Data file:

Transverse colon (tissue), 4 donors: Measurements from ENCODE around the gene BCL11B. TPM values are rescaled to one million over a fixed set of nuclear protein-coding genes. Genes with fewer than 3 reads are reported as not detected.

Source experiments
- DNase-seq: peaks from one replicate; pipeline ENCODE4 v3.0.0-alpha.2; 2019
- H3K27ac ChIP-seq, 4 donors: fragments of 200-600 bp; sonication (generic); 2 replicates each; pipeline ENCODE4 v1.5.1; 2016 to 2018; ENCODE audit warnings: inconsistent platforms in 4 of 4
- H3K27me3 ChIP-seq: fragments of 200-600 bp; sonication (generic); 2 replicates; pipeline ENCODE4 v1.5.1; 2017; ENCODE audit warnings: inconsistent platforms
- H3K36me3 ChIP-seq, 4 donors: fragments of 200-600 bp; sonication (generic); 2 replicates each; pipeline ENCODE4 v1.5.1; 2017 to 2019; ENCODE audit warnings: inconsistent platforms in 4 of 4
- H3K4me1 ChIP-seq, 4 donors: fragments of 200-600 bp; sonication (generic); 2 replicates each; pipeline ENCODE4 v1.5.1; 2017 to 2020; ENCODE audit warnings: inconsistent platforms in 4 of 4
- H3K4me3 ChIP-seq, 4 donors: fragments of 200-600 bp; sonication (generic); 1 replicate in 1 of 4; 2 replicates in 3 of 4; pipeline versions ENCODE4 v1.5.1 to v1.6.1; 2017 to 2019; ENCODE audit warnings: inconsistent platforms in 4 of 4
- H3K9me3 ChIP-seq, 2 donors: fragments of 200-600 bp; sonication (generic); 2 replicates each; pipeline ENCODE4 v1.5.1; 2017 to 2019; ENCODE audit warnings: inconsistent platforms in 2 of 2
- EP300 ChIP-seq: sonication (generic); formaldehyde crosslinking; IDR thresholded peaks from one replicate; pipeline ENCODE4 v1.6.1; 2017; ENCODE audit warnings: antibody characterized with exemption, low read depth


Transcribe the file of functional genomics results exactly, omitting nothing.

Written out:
Transverse colon (tissue), 4 donors: Measurements from ENCODE around the gene BCL11B. TPM values are rescaled to one million over a fixed set of nuclear protein-coding genes. Genes with fewer than 3 reads are reported as not detected.

Source experiments
- DNase-seq: peaks from one replicate; pipeline ENCODE4 v3.0.0-alpha.2; 2019
- H3K27ac ChIP-seq, 4 donors: fragments of 200-600 bp; sonication (generic); 2 replicates each; pipeline ENCODE4 v1.5.1; 2016 to 2018; ENCODE audit warnings: inconsistent platforms in 4 of 4
- H3K27me3 ChIP-seq: fragments of 200-600 bp; sonication (generic); 2 replicates; pipeline ENCODE4 v1.5.1; 2017; ENCODE audit warnings: inconsistent platforms
- H3K36me3 ChIP-seq, 4 donors: fragments of 200-600 bp; sonication (generic); 2 replicates each; pipeline ENCODE4 v1.5.1; 2017 to 2019; ENCODE audit warnings: inconsistent platforms in 4 of 4
- H3K4me1 ChIP-seq, 4 donors: fragments of 200-600 bp; sonication (generic); 2 replicates each; pipeline ENCODE4 v1.5.1; 2017 to 2020; ENCODE audit warnings: inconsistent platforms in 4 of 4
- H3K4me3 ChIP-seq, 4 donors: fragments of 200-600 bp; sonication (generic); 1 replicate in 1 of 4; 2 replicates in 3 of 4; pipeline versions ENCODE4 v1.5.1 to v1.6.1; 2017 to 2019; ENCODE audit warnings: inconsistent platforms in 4 of 4
- H3K9me3 ChIP-seq, 2 donors: fragments of 200-600 bp; sonication (generic); 2 replicates each; pipeline ENCODE4 v1.5.1; 2017 to 2019; ENCODE audit warnings: inconsistent platforms in 2 of 2
- EP300 ChIP-seq: sonication (generic); formaldehyde crosslinking; IDR thresholded peaks from one replicate; pipeline ENCODE4 v1.6.1; 2017; ENCODE audit warnings: antibody characterized with exemption, low read depth